SHAN MGMT390 Managing Enterprises in China (3 class hours/week, 3 credits)
This course focuses on the modus operandi of major types of enterprises in China, including large-scale state-owned enterprises, share-holding corporations, collective enterprises of global significance, and foreign-funded conglomerates. Class discussions address the different functional aspects of enterprise management, including production and investment decision-making, financing, marketing and supply sourcing, technology transfer, human resource management, and research and development. Students also tackle the ways in which business conglomerates relate to the Chinese government's changing regulatory framework.
SHAN ECON380 International Trade: A Chinese Perspective (3 class hours/week, 3 credits)
This course helps students develop the conceptual basis and the necessary tools for understanding modern international trade at the intermediate level. Topics include classical and modern theories of international trade, factor price equalization, empirical tests and extensions of the pure theory model, economic growth and international trade, the nature and effects of protection, and motives and welfare effects of factor movements. Each topic includes case studies under the context of China’s international trade with the U.S. and the rest of the world.
SHAN INTS380 Internship (10-12 hours/week, 3 credits)
Students with at least three semesters of Chinese may elect to participate in a 3 credit internship to replace one of their business courses. Interns are placed in Chinese, joint-venture, or foreign-owned companies. Interns spend 10-12 hours per week (or 120 hours a semester) at the internship site and complete a research project that includes a 5,000 word paper and oral presentation. Internships are supervised by faculty advisor Dr. Tong, who meets with students 4 times per semester and schedules individual meetings to discuss students' research project plans.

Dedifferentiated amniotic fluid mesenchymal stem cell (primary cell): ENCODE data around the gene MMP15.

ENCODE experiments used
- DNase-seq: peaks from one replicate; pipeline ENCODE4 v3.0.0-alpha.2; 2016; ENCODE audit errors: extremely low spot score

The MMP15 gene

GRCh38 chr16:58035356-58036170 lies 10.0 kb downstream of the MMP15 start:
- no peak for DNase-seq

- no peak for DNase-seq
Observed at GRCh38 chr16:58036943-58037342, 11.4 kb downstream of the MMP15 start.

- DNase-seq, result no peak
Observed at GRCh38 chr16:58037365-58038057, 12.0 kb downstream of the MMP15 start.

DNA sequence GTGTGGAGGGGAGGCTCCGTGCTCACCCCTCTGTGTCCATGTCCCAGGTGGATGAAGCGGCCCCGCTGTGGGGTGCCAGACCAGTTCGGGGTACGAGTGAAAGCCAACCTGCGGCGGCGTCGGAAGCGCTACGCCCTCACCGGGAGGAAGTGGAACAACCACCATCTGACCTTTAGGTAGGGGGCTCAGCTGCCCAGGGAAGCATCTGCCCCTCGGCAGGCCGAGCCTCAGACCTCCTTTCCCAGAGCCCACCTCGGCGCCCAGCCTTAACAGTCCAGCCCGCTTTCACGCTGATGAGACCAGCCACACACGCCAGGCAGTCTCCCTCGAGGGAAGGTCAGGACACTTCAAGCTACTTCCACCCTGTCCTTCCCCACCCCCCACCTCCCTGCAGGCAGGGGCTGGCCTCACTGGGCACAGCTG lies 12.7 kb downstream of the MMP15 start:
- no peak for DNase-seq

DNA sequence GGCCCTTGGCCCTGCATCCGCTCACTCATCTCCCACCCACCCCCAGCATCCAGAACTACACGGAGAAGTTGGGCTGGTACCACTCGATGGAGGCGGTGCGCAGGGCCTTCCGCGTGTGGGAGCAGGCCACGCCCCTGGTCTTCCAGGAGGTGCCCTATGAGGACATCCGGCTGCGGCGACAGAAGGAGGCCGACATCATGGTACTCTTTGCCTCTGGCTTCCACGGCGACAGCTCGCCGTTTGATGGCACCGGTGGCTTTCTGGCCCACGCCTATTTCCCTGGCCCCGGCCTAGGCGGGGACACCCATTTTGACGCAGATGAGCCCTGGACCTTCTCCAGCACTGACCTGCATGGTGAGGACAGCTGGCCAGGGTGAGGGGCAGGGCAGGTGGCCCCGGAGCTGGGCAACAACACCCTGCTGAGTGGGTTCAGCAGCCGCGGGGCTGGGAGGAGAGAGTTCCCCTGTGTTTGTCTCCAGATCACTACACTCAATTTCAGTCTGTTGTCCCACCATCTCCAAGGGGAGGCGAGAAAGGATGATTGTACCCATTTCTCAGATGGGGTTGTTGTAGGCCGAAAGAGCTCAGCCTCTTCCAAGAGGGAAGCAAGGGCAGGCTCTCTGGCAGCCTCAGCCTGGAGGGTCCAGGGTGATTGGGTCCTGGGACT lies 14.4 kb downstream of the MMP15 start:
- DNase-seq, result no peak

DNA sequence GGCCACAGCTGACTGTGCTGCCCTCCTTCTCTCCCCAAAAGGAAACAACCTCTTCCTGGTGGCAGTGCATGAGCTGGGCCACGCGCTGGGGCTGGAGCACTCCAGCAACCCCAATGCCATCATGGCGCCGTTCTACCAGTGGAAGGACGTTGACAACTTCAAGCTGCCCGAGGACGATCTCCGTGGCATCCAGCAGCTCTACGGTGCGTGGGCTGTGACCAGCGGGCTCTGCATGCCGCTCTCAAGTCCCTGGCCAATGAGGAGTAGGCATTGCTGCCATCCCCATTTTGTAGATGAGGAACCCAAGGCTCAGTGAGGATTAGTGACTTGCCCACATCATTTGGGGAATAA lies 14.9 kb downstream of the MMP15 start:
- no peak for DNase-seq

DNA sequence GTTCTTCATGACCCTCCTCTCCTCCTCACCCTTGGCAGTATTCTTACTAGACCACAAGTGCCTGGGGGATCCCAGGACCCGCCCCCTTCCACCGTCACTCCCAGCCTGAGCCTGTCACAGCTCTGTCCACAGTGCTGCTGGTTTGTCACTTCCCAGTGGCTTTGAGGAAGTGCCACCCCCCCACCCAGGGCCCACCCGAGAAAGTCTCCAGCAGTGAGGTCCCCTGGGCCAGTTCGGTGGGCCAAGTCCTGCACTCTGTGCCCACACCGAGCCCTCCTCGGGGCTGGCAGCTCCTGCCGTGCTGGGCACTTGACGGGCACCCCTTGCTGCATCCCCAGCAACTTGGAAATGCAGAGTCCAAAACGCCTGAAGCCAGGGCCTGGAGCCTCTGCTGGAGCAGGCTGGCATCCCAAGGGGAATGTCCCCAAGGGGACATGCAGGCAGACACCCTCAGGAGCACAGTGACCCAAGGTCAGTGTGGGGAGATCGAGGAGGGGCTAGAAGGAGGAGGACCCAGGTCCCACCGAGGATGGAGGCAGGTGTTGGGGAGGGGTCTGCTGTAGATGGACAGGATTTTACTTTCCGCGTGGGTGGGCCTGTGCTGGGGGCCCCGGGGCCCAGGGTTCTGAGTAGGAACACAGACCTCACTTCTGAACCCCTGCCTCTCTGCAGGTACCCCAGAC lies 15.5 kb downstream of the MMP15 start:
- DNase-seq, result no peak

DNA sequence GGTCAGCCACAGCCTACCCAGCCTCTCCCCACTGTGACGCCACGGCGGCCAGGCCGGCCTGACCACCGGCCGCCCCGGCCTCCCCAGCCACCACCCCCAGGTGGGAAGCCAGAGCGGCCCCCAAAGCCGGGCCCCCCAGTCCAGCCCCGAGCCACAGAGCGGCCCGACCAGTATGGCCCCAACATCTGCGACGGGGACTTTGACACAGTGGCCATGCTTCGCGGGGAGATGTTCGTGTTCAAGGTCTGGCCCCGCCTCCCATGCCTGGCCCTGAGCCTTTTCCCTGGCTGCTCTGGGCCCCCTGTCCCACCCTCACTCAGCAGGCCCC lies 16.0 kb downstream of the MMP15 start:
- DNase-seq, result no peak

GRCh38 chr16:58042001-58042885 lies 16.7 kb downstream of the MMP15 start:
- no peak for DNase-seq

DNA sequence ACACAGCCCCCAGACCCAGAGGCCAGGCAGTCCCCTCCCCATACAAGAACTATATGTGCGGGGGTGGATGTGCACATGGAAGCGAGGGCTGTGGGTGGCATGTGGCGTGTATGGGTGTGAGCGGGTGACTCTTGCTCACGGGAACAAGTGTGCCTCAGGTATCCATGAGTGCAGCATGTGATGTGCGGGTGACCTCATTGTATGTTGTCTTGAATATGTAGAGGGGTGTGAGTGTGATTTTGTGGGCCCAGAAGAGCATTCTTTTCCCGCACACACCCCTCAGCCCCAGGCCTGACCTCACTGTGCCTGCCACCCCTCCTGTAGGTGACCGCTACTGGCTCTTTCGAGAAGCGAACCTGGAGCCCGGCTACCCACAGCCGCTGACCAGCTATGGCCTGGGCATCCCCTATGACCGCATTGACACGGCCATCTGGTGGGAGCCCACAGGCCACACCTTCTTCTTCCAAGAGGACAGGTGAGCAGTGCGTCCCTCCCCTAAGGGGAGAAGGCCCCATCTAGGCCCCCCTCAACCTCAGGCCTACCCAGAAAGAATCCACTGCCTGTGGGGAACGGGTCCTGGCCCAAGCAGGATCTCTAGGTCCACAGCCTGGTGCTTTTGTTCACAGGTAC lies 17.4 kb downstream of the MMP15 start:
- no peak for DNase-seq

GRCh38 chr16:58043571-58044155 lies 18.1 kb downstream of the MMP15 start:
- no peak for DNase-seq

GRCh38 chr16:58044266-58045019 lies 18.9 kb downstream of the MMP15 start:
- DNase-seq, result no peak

Chinese Language (required, 9 class hours/week, 6 credits)
No prior language study is required for admission. Upon taking a placement exam after arrival, students will be placed into the appropriate language level. Courses emphasize listening, reading, speaking, and writing. Alliance programs teach Simplified Chinese Characters, which are standardized Chinese characters officially used in mainland China. Click here to view a full listing of textbooks and lessons by Alliance program and course.
The syllabi below reflect the 9 credit hour course being offered to Alliance students through Fall 2013. More information coming soon on our new 6 credit hour course syllabi.
SHAN CHIN320 Business Chinese (4 class hours/week, 3 credits)
This course will be offered beginning in the Spring 2014 semester. Students develop specialized skills in business-related communication in Chinese in both oral and written forms. Available for students at the 201 Chinese level or higher.